It has been claimed that logic programs are equivalent to or consequences of specifications. We argue this is generally not correct. Programs often make implicit assumptions about types, leading to the possibility of incorrect answers. If the assumptions are made explicit, so that the program is equivalent to the specification, the program is less efficient. We define when programs with type declarations are type correct and show all well typed answers returned by such programs are correct.
As well as making to relationship between programs and specifications clear, this type scheme can be used to detect certain programming errors. The semantics we define for type declarations can also be applied to other type schemes. This leads to a simple characterization of what errors are detected by these schemes, and a way to generalize these schemes to allow arbitrary type definitions. One such implementation is discussed.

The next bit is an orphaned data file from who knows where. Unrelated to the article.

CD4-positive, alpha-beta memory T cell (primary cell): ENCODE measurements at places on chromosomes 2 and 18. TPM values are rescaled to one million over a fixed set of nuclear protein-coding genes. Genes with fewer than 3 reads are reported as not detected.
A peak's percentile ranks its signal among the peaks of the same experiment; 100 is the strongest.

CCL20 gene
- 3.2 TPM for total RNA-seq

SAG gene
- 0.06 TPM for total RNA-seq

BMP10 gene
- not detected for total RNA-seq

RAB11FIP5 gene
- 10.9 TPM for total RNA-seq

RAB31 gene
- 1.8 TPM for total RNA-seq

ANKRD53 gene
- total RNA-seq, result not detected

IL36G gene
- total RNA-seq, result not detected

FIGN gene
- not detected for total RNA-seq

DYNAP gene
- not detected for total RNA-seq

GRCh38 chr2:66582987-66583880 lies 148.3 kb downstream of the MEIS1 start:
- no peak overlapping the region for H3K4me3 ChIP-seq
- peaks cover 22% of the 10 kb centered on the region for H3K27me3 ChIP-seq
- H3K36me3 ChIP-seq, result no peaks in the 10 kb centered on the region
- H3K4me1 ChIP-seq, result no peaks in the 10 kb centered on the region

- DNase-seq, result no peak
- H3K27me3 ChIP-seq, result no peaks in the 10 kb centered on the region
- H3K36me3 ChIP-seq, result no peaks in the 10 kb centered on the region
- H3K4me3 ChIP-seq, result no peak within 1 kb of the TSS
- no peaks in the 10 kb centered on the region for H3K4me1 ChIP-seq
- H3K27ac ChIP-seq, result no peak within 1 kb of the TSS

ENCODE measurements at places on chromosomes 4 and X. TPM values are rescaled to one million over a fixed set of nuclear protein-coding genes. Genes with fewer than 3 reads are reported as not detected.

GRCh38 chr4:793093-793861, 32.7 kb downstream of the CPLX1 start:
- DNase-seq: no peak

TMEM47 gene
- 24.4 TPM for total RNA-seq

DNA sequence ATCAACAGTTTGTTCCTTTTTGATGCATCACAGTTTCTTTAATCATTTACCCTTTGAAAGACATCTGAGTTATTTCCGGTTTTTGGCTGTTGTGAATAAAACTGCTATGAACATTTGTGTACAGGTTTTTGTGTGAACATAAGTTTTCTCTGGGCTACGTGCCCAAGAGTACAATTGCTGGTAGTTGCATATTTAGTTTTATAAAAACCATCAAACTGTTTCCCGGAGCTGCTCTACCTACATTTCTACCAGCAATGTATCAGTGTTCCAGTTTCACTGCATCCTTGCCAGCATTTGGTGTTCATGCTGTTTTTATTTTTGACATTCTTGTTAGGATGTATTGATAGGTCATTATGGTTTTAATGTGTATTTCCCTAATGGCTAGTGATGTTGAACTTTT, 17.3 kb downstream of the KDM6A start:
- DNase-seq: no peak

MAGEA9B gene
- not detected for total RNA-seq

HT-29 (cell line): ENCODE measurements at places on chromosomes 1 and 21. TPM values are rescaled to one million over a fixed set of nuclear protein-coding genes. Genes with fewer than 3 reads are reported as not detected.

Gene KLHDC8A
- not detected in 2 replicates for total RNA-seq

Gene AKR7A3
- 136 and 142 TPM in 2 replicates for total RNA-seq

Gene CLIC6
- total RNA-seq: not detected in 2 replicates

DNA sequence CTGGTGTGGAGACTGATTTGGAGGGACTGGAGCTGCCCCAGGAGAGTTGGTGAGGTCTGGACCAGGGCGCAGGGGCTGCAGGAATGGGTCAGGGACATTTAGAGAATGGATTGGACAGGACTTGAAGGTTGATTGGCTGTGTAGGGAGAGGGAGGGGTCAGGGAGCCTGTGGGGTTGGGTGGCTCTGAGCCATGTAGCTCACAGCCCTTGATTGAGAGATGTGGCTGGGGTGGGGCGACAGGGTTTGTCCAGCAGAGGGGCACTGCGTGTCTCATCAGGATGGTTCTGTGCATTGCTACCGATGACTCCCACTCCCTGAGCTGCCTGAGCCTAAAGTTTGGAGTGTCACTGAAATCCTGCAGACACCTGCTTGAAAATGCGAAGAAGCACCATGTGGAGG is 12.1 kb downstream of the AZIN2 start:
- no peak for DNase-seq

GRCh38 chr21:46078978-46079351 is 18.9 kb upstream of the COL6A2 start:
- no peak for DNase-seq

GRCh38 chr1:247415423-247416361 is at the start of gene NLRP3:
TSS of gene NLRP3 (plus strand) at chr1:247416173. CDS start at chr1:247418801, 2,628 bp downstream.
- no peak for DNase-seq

KeywordsLogic Program Logic Programming Incorrect Answer Type Scheme Prolog Program
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